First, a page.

When judging by the eye test, it's easy to see Jeremy Lin is a far more skilled offensive player than Ronnie Price. He has great speed both in transition and on drives to the rim, although the effectiveness of both has been hampered by how the paint is clogged with bodies due to the Lakers lack of spacing. This is in stark contrast to how Price doesn't seem to do anything particularly well on offense other than give the ball to Kobe and get out of the way. On defense, Price does appear to be a marginally better defender than Lin, definitely more of a pest in how he is constantly trying to steal the ball at every opportunity, although neither of them can even charitably be described as good on that end. When judging by watching them in conjunction with the stats, it seems clear that most of Price's massive advantage on Lin in defensive rating is likely due to playing alongside superior defensive personnel (Davis).

Another factor to consider in all of this is whether using a 36-year old Kobe Bryant as the lone creator in the starting five is a wise move. Bryant was already beginning to speak about, and show, signs of fatigue. Having him work as the center of gravity in an offensive lineup that doesn't have a single other player that can be counted on to generate their own shot is not going to help him get his legs back under him. Kobe seems to be making questionable passes and coming up short on a lot of his jump shots late in games. This is where Lin could probably help the most, as his offensive talents should take some of the burden off Kobe in more creatively designed offensive sets, possibly in conjunction with Nick Young providing spacing with his three-point shooting.

All of this begs the question: How have the new starters as a whole fared compared to the old ones? The Lin-Boozer-Bryant-Johnson-Hill lineup posted an offensive rating of 102.7 and defensive rating of 117.7 for a net rating of -15. That is .... not good. However, the new lineup, swapping Price and Davis for Lin and Boozer has only been marginally more effective, with offensive, defensive, and net ratings of 98.6, 111.1, and -12.5. That 98.6 offensive rating would put the Lakers in possession of the sixth-worst offense in the league. The 111.1 defensive rating posted by this new group would still be the worst in the league, which the Lakers are seemingly going to finish with no matter what this year. If that is the case, I personally would rather watch a slightly more effective offense than the Kobe-killing brick-fest we are currently witnessing.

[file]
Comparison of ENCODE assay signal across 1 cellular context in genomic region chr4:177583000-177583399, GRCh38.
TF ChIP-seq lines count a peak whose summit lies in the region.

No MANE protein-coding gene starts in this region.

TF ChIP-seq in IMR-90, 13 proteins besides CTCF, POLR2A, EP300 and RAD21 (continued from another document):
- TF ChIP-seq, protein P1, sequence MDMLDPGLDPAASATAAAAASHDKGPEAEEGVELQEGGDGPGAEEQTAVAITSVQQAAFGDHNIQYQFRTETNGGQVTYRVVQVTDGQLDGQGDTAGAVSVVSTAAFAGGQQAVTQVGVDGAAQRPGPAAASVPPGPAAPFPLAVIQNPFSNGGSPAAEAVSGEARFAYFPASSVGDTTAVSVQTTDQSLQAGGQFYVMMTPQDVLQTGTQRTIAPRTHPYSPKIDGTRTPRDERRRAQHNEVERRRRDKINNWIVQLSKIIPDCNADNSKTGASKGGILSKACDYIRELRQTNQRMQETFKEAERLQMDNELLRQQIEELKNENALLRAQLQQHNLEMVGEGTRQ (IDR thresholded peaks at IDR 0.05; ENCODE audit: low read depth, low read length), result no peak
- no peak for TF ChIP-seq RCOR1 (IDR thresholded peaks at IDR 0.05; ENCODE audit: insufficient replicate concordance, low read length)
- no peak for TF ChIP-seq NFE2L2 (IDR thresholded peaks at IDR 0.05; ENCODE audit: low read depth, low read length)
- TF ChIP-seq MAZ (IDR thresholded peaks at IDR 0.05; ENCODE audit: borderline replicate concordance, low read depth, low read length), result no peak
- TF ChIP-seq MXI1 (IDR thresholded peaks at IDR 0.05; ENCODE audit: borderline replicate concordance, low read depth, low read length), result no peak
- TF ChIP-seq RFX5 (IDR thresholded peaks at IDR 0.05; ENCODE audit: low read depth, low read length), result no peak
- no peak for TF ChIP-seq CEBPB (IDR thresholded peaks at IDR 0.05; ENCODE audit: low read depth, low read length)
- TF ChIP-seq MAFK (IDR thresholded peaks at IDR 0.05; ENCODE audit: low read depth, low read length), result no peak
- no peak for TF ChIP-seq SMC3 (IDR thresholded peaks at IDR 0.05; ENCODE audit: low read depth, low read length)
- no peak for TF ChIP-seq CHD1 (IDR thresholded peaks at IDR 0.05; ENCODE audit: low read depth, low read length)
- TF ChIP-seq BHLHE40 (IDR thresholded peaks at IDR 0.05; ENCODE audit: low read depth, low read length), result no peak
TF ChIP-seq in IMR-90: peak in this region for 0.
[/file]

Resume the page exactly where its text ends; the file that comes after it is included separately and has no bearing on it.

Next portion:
That is why I would argue for experimenting with starting Lin over Price, while keeping the Davis over Boozer swap, and seeing if that could help Los Angeles maintain the defensive "improvement" (if one can even call it that) while also getting a slight up-tick in offense as well. Regardless of any changes though, it is clear there aren't many options for lineups on this wretched team, and it will likely continue to be one of the league's worst outfits for the entire season. Byron has the right idea in defense being the main problem, but there's not much that can be done with this roster.